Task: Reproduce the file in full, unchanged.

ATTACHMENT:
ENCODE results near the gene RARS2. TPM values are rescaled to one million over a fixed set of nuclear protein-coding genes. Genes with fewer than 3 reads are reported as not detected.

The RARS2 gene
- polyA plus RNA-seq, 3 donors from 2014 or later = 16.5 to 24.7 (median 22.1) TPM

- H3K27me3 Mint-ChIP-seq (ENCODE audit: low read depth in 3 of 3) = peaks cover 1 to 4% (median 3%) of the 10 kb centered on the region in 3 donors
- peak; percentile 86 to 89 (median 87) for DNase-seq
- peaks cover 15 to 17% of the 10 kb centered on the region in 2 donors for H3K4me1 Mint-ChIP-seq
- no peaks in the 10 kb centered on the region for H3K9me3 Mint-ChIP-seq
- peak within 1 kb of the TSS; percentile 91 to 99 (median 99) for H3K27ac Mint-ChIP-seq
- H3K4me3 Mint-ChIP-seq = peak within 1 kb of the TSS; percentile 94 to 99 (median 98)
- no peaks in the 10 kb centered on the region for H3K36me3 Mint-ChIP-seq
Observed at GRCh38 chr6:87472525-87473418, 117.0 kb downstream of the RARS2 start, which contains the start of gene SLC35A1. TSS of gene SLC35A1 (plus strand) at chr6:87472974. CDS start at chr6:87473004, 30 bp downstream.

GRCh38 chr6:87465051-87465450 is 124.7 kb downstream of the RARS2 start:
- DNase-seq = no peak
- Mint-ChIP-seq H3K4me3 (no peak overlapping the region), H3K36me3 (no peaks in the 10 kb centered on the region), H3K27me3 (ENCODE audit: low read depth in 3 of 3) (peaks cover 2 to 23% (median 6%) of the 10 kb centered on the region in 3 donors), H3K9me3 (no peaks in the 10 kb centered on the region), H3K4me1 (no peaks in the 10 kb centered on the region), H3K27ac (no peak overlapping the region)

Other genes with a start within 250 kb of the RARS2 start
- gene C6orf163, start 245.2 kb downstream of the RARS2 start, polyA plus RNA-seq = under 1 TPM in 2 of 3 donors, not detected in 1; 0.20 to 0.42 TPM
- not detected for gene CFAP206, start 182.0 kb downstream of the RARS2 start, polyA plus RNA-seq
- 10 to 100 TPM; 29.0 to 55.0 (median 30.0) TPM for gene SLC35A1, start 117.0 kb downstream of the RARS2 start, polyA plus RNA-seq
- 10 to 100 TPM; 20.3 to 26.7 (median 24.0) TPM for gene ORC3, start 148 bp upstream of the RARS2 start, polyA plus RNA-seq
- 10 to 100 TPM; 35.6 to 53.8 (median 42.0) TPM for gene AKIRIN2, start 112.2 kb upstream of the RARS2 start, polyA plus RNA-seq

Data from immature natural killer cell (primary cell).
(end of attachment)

ENCODE results near the gene RARS2. TPM values are rescaled to one million over a fixed set of nuclear protein-coding genes. Genes with fewer than 3 reads are reported as not detected.

The RARS2 gene
- polyA plus RNA-seq, 3 donors from 2014 or later = 16.5 to 24.7 (median 22.1) TPM

- H3K27me3 Mint-ChIP-seq (ENCODE audit: low read depth in 3 of 3) = peaks cover 1 to 4% (median 3%) of the 10 kb centered on the region in 3 donors
- peak; percentile 86 to 89 (median 87) for DNase-seq
- peaks cover 15 to 17% of the 10 kb centered on the region in 2 donors for H3K4me1 Mint-ChIP-seq
- no peaks in the 10 kb centered on the region for H3K9me3 Mint-ChIP-seq
- peak within 1 kb of the TSS; percentile 91 to 99 (median 99) for H3K27ac Mint-ChIP-seq
- H3K4me3 Mint-ChIP-seq = peak within 1 kb of the TSS; percentile 94 to 99 (median 98)
- no peaks in the 10 kb centered on the region for H3K36me3 Mint-ChIP-seq
Observed at GRCh38 chr6:87472525-87473418, 117.0 kb downstream of the RARS2 start, which contains the start of gene SLC35A1. TSS of gene SLC35A1 (plus strand) at chr6:87472974. CDS start at chr6:87473004, 30 bp downstream.

GRCh38 chr6:87465051-87465450 is 124.7 kb downstream of the RARS2 start:
- DNase-seq = no peak
- Mint-ChIP-seq H3K4me3 (no peak overlapping the region), H3K36me3 (no peaks in the 10 kb centered on the region), H3K27me3 (ENCODE audit: low read depth in 3 of 3) (peaks cover 2 to 23% (median 6%) of the 10 kb centered on the region in 3 donors), H3K9me3 (no peaks in the 10 kb centered on the region), H3K4me1 (no peaks in the 10 kb centered on the region), H3K27ac (no peak overlapping the region)

Other genes with a start within 250 kb of the RARS2 start
- gene C6orf163, start 245.2 kb downstream of the RARS2 start, polyA plus RNA-seq = under 1 TPM in 2 of 3 donors, not detected in 1; 0.20 to 0.42 TPM
- not detected for gene CFAP206, start 182.0 kb downstream of the RARS2 start, polyA plus RNA-seq
- 10 to 100 TPM; 29.0 to 55.0 (median 30.0) TPM for gene SLC35A1, start 117.0 kb downstream of the RARS2 start, polyA plus RNA-seq
- 10 to 100 TPM; 20.3 to 26.7 (median 24.0) TPM for gene ORC3, start 148 bp upstream of the RARS2 start, polyA plus RNA-seq
- 10 to 100 TPM; 35.6 to 53.8 (median 42.0) TPM for gene AKIRIN2, start 112.2 kb upstream of the RARS2 start, polyA plus RNA-seq

Data from immature natural killer cell (primary cell).